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NGO Collaboration Required For Strong Corporate CSR

| Thursday October 20th, 2011 | 1 Comment

Environmental NGOs have often been perceived as anti-business, anti-growth, tree-loving, bunny-huggers. However, they have evolved to become organized, structured and strategic. Instead of always standing outside with protest signs, NGOs can actually work with companies to help implement their CSR initiatives. This is happening more commonly than previously imagined. Watchdog organizations not only put the pressure on companies to clean up their act but also act as facilitators and advisors towards better policies.

A recent report published by C&E Advisory found that companies and NGOs feel very differently about benefits of non-financial support. They surveyed over 150 leading companies and NGOs – 71 percent of businesses stated that harnessing their competencies and non-financial resources would make much more of an impact on the fulfillment of their NGO partners’ objectives. Many NGOs so see cash as a vital means towards cooperation. However, organizations like Greenpeace, Environmental Defense Fund (EDF) etc do not take a single penny from corporate or governmental sources because they maintain that it would compromise the integrity of their campaigns.

Greenpeace has worked with many companies on their environmental policies. Their recent campaign against Mattel resulted in the company pledging to use sustainable sources for packaging. They have also led several campaigns against John West, McDonald’s and other companies. They have also run successful campaigns against Unilever, Nestle, Apple and most recently against major clothing brands like Nike.

In 2010, EDF worked with McDonald’s to reduce the environmental impact of its packaging. There was a wide backlash against the organization and they were accused of selling out. Gwen Ruta, who oversees their corporate partnerships said,  “At the time, it was heresy to say that companies and NGOs could work together; now it is dogma, at least for the Fortune 500.” Similarly WWF is working with Coco-Cola to reduce pollution in China’s Yangstze River.

More recently, Rainforest Alliance worked with Chiquita Brands, to grow bananas in a more environmentally friendly manner. This lead to a strategic CSR partnership that meets the NGO’s objectives for conservation of biodiversity. It also helps the company to become more sustainable in its operations. The examples of corporate-NGO partnerships are numerous.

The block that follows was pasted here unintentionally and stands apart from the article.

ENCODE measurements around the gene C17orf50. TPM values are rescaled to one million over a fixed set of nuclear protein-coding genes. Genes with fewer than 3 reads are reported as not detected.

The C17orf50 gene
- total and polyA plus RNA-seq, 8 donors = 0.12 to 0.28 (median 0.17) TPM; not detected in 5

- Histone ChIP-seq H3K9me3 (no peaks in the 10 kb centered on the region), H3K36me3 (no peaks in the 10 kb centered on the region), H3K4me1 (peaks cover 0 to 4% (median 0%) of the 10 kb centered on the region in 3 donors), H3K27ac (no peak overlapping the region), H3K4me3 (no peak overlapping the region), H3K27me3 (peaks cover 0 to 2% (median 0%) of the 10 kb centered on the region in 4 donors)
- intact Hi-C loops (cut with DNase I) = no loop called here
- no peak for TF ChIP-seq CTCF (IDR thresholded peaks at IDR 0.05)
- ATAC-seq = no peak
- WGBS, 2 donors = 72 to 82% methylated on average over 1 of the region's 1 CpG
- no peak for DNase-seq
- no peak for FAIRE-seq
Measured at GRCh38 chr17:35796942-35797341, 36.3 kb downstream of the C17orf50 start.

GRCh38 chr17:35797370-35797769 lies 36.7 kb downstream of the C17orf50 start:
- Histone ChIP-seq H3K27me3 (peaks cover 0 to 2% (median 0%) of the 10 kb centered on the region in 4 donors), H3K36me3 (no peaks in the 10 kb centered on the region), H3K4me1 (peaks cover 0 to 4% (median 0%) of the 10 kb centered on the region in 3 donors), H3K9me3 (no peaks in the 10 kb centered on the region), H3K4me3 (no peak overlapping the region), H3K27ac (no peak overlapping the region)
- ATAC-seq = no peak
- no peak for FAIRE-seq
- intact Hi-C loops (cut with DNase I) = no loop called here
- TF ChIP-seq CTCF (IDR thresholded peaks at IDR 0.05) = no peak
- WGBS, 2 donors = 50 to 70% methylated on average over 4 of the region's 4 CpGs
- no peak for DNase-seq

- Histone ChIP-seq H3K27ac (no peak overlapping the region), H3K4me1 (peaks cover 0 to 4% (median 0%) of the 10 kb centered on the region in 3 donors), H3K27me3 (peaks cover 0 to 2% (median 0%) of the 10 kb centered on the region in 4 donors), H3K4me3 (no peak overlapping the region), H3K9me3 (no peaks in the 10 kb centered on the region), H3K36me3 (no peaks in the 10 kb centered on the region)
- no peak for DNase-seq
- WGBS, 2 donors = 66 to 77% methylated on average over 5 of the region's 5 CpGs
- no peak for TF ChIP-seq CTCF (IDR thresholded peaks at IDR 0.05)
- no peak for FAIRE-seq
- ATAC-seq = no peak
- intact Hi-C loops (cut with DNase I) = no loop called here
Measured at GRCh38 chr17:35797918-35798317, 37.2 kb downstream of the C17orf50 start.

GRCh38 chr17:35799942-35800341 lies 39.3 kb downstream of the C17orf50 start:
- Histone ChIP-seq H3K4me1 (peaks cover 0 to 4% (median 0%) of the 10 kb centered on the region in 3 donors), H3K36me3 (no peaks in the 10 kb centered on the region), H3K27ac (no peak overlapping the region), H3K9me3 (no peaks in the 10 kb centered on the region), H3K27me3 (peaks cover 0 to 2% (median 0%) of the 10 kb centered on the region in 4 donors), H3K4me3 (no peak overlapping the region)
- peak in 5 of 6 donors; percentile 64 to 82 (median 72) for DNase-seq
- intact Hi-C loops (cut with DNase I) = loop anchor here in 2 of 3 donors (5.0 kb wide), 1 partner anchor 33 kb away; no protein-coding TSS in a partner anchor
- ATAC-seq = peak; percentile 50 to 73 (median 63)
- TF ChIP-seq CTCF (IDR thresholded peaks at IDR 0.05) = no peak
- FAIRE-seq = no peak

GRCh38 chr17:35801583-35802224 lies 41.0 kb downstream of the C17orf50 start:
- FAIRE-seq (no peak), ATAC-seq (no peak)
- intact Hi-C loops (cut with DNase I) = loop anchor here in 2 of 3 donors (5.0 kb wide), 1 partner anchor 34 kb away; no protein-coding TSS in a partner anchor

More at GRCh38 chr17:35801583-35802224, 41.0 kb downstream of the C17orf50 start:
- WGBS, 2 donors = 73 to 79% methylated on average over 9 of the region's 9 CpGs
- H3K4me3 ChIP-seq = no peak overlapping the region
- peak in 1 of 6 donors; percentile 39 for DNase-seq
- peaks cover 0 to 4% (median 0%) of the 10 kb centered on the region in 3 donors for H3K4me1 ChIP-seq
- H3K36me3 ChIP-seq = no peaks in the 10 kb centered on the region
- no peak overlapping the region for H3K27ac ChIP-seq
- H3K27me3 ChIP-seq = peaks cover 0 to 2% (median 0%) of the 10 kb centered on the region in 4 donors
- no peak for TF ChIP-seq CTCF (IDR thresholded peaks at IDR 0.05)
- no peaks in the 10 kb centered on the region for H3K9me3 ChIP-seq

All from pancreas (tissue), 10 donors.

NGOs have the unique position of being in touch with consumers, activists and business leaders giving them a perspective on situations that is rare. They are also consistently thought of as trust-worthy and reliable. The top three organizations – Greenpeace, WWF and Friends of the Earth collectively have about 150 years of campaigning experience under their belt and are among the most respected environmental authorities. They began spreading awareness even before sustainability became mainstream for businesses. In several instances they offer companies insights into their research and also help in tailoring better CSR policies that ensures sustainability. Their wealth of knowledge therefore, should not be taken lightly as they are able to provide holistic views on many current sustainability trends.

NGOs can help companies in many issues ranging from sustainable agriculture, fishing, packaging, supply chain management, labour issues, renewable energy, forest resourceshealth & safety etc. NGOs also tend to be transparent about their funding which gives them more credibility. NGOs themselves are global brands in their own right and provide the multidisciplinary arsenal that many companies lack in order to tackle socio-environmental problems.


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  • http://www.responsibleprocurement.dk Alis Hemmingsen

    I would say that a strong collaboration between a company and an NGO is also important in Sustainable Procurement.

    I see many companies which are struggling to find common ground with the NGO´s because they “forgot to involve them” when creating the Sustainable Procurement strategy.

    There are 3 ways in which I think NGO and company could benefit from each other:

    – Pooling knowledge competencies and relationships to build new operating standards and co-regulatory schemes.

    – Leveraging each others credibility and social networks to create access to markets and brand value.

    – Creating professional development norms and management roles to facilitate coordination between the two sectors.